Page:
The Morning Report
Subscribe now. Get smarter tomorrow.
I’m off to two schools today to get schooled. But first I’ve got to school you with the newsblitz:
- We explain how San Diego Unified is tentatively planning to balance its budget, including a shorter school year, fewer tests and charging families who have the means for busing and Advanced Placement exams. Hundreds of jobs would be cut under the plan, but it’s unclear if that means layoffs.
- The Union-Tribune reports that the Oceanside superintendent says employees will need to take pay rollbacks through salary cuts, furloughs or both.
- We also show you what is budgeted for each elementary school, per student, through a nifty map. And we added more maps to check out later.
- And who will get to sift through resumes for the next San Diego Unified superintendent? We post the list of committee members picked by the school board on our blog.
- SDNN delves into how the expansion and growing ubiquity of Advanced Placement classes has come with concerns about diluting the classes or overwhelming kids who aren’t prepared.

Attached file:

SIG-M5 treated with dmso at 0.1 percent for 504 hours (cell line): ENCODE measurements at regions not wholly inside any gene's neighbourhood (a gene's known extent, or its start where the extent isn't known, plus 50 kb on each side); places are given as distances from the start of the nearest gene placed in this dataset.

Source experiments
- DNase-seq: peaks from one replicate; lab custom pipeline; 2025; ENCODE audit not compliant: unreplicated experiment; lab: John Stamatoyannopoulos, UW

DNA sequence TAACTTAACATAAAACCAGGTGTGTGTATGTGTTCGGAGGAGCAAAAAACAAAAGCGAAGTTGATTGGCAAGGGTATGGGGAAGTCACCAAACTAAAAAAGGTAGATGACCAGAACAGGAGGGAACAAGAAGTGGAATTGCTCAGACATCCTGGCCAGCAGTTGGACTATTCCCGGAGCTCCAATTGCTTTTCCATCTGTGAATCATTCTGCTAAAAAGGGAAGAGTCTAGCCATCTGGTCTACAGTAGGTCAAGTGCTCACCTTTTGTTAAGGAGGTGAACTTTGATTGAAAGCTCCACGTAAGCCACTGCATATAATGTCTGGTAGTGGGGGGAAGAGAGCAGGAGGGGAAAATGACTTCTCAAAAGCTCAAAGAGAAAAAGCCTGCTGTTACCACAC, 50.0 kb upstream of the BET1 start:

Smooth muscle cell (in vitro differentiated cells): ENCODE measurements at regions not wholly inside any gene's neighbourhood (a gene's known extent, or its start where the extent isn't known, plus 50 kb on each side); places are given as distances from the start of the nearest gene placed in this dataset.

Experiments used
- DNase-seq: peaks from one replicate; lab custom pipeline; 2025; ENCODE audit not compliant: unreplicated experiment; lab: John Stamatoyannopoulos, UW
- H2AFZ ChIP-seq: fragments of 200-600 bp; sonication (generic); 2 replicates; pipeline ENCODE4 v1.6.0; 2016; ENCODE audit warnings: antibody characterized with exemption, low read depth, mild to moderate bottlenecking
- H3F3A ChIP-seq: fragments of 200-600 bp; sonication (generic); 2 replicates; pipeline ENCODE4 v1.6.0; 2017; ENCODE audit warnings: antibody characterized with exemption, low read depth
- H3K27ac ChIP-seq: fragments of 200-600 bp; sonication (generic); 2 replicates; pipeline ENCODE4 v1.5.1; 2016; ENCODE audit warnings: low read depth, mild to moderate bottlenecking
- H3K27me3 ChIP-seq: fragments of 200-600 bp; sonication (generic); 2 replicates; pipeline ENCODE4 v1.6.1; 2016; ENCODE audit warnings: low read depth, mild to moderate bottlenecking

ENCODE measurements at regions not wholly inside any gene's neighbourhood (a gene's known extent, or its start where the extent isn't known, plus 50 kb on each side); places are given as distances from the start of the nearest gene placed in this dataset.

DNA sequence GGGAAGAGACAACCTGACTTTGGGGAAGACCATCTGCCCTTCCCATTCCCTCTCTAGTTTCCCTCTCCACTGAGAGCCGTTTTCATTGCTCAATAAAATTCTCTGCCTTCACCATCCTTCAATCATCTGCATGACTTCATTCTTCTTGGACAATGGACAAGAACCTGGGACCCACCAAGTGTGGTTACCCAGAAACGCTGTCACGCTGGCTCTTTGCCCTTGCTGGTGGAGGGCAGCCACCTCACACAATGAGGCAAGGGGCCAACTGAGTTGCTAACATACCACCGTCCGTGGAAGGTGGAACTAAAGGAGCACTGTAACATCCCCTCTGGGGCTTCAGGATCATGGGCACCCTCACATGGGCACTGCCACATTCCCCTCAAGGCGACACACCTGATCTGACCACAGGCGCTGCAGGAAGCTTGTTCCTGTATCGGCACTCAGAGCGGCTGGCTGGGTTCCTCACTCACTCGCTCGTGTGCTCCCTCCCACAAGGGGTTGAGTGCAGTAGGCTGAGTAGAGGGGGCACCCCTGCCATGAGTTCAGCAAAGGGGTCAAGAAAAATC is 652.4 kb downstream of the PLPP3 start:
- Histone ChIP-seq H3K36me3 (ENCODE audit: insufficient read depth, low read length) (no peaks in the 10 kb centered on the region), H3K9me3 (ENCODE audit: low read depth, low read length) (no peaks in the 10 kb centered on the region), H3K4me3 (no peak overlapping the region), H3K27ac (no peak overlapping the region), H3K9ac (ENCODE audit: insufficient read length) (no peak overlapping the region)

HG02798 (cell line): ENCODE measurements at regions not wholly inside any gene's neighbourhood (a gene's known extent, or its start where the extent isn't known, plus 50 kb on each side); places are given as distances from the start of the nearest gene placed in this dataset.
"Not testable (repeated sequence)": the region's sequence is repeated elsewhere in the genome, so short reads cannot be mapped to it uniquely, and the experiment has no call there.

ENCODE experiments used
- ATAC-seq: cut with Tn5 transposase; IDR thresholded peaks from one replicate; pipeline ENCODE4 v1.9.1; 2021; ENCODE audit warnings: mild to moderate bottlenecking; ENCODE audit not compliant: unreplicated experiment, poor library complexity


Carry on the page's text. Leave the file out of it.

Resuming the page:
- Our guest blogger Bey-Ling Sha weighs in on games and drama in Sacramento.
- In a surprise turn, Los Angeles Unified gave control of many of its troubled schools to teachers, rather than to outside groups or charter schools, as was expected, the Los Angeles Times reports.
- Educated Guess blogs about a new, California-based report on what makes middle schools work.
- Virtual schools are cropping up around Sacramento, the Bee reports.
- The Chronicle writes that nearly 900 educators in San Francisco were warned of possible layoffs.
- The New York Times reports on the attempted turnaround of a faltering Rhode Island school where the school board sacked every teacher in a plan put forward by the superintendent.
- In the blogosphere, Eduwonk isn’t convinced by the argument that policymakers aren’t listening to teachers.
- Claus van Zastrow blogs that people are putting too much blind faith in charter schools as a miracle cure.
- Jay Mathews at the Washington Post says he doesn’t think it’s such a bad idea for parents to help pick their kids’ teachers.
- File this one away in the it-could-be-worse files: Half of Kansas City schools may be closed and a quarter of its employees may lose their jobs to save money for the school district, USA Today reports.
— EMILY ALPERT